“Unlike private vehicles, rubbish trucks, taxis and delivery vehicles are on the road most of the working day,” he says.
“The more of them that are electric the quicker we will be able to reach our emission reducing goals.”
The Manco SEA EV10 Electricat is based on a SEA Electric (NZ) SEA Drive system with the rest built by Auckland-based Manco Environmental.
Similar electric trucks are run by Civic Contractors in Auckland which has 200 vehicles it aims to switch to electric by 2025, and the Palmerston North City Council.
The trucks have a 120kW battery pack and 180km range and are recharged at their depots.
Article by Geoff Dobson, Transport Talk NZ, June 12 2019
The chief executive of waste management group Cleanaway says a pioneering trial of electric rubbish trucks in a council area in Melbourne is showing promising signs in its early stages.
The electric trucks have a range of 180 kilometres before they need to be recharged and the first has been operating for the past few weeks in the City of Hobsons Bay, which covers 12 suburbs in western Melbourne.
Cleanaway chief executive Vik Bansal said there were good signs on the operating costs for the vehicles for kerbside collections, because they needed to be kept low for the new technology to be viable in the long term.
“At this stage, the trials are progressing well but it is a bit too early to fully gauge their success,” Mr Bansal said on Tuesday.
“So far the electric trucks are showing positive signs in terms of their cost to operate and overall reliability.”
Jonathan Marsden, mayor of the City of Hobsons Bay council area that encompasses 88,000 people and suburbs such as Williamstown, Altona and Newport, said it was only a small part of the overall fleet of rubbish collection vehicles, but the council wanted to be a leader in this sector.
“It’s early days obviously, and I think as battery technology improves they will be able to carry even greater payloads,” Mr Marsden said.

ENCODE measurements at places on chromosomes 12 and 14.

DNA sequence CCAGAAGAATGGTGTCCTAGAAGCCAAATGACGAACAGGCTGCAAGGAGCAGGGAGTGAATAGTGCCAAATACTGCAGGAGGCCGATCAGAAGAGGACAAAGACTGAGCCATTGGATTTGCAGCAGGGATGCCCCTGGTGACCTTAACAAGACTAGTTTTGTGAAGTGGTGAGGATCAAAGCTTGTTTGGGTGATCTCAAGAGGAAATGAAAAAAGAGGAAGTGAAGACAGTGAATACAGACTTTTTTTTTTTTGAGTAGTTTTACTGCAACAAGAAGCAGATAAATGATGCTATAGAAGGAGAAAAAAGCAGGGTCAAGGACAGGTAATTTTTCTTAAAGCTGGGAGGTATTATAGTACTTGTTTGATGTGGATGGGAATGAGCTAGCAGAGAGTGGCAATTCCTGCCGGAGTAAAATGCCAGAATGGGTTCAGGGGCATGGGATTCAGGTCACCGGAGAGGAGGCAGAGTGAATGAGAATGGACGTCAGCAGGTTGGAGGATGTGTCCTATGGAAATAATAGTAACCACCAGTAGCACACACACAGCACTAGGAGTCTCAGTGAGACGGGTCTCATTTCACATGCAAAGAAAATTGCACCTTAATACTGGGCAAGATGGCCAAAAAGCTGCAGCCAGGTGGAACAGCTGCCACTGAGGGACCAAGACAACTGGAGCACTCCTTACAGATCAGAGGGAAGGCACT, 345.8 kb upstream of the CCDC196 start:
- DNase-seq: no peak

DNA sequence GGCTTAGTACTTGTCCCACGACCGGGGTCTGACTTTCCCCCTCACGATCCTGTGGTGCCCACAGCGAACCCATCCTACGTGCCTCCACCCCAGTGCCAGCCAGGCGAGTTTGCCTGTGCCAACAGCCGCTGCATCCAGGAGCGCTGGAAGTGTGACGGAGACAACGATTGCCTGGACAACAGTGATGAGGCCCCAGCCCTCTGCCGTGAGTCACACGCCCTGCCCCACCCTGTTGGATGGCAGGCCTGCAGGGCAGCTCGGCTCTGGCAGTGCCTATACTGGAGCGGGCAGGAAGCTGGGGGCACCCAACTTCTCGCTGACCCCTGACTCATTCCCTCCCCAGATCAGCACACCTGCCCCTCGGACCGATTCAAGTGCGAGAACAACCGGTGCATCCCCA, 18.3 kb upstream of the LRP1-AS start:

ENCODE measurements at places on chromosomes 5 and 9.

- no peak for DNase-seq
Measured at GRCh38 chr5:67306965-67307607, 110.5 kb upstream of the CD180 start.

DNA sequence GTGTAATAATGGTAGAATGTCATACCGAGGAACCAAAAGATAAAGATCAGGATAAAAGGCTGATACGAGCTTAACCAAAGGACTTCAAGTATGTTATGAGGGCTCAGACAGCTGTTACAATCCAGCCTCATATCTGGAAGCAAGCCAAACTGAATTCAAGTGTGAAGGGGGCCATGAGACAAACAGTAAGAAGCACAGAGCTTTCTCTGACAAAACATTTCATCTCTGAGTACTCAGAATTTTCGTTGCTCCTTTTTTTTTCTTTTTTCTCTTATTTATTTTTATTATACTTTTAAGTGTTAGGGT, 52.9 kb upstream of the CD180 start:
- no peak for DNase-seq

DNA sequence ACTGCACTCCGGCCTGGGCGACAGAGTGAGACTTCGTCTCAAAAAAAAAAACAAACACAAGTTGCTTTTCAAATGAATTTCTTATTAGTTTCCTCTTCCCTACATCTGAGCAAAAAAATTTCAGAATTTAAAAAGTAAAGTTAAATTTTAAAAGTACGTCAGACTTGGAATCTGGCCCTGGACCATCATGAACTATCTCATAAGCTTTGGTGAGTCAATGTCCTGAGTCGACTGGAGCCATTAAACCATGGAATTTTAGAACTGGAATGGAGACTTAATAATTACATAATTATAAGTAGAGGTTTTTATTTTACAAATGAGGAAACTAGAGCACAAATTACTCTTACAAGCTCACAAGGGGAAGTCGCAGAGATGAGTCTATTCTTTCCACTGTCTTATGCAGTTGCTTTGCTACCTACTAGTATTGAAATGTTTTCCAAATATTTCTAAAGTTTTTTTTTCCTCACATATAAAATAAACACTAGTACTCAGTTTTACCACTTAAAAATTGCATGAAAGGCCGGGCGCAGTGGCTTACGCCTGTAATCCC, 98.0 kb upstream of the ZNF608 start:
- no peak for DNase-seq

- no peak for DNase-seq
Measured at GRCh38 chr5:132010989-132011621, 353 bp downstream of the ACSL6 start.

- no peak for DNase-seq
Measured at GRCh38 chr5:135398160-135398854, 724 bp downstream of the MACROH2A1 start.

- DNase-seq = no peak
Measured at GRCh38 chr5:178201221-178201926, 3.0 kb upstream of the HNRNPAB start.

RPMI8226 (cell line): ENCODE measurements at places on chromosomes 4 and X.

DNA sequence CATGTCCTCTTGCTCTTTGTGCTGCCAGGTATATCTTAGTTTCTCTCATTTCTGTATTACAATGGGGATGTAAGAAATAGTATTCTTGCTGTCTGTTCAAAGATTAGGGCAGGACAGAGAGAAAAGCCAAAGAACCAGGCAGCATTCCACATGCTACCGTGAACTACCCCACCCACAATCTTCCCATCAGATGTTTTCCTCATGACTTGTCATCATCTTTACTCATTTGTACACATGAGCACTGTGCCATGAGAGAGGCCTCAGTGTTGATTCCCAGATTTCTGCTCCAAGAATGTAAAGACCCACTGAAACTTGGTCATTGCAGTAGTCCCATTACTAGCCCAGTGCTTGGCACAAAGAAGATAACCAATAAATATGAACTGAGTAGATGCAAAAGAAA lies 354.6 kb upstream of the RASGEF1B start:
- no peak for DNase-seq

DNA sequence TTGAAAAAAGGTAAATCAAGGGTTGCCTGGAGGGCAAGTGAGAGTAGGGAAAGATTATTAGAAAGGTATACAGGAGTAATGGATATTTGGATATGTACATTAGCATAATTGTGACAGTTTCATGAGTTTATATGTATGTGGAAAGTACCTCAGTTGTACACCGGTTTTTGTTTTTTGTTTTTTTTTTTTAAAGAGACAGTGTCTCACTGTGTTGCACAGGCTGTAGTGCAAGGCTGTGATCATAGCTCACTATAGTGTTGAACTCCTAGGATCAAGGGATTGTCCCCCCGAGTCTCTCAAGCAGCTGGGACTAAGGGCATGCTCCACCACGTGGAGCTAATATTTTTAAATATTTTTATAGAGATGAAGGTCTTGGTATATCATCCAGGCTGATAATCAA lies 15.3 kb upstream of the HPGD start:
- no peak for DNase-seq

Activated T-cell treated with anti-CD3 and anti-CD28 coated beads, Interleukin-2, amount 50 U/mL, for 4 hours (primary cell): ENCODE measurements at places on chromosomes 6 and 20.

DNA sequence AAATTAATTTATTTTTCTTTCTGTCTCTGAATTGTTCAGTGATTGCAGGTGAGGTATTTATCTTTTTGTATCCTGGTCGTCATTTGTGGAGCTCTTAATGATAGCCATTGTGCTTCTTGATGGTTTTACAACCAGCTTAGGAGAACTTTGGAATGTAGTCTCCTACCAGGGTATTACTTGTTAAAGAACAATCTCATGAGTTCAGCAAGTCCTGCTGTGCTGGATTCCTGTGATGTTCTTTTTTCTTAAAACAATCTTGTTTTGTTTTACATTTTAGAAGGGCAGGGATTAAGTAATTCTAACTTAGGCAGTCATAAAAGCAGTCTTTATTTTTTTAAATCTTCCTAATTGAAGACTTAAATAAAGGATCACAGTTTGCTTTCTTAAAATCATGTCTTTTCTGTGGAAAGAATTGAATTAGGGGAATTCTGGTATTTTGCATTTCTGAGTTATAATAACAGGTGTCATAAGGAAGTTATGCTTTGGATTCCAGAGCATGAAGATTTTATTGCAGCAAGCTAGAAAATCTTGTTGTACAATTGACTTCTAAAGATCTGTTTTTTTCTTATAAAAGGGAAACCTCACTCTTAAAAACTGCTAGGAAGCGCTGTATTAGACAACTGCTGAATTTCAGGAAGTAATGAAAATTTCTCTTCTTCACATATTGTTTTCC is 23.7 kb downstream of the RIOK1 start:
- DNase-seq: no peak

Local residents were curious about whether the electric vehicles would be coming to collect their own household rubbish.
“It’s a small part of a very big fleet,” he said.
Range and noise
The vehicles were assembled in Bundaberg in Queensland under a collaboration with SEA Electric and Superior Park.
The vehicles have a range of between 180 kilometres to 200 kilometres before they require recharging, and the drive system is able to generate electricity when braking.
They are also much quieter than regular waste collection vehicles, which has local governments across Australia eyeing the potential to cut road noise for early morning collections and keep the vehicles off the road in peak-hour traffic in congested areas.
Mr Bansal said there was a lot of opportunity to advance this type of technology. The company was also closely monitoring the costs and service levels to make sure it was a viable option over the long term.
Delivering a consistent and reliable service was fundamental to Cleanaway, and the trial needed to prove there wasn’t a significant increase in waste collection costs for ratepayers.
Cleanaway operates about 5000 waste collection vehicles around Australia.
Other local council areas in Geelong and Moonee Valley are also scheduled to be part of trials with the electric rubbish trucks so that Cleanaway can test them in different settings with hills and unique local characteristics. READ MORE
Article by Simon Evans, Senior Reporter – Financial Review, June 11 2019
Leading electrical systems for trucks and other commercial vehicles.
Concern for nature and the environment is becoming increasingly important in purchasing decisions. Similarly, they are also considering SEA Electric, an Australian company that has expanded almost everywhere in the world over two years with its electric batteries for trucks and vans.
Australia’s leading software and technology company, SEA Electric, is finally entering the European market with its carefully developed and advanced electrical system. After successful breakthroughs on the domestic and New Zealand market, several months ago, they successfully launched their business in America, and now they open their premises in Vienna.
An investment for a cleaner and cheaper future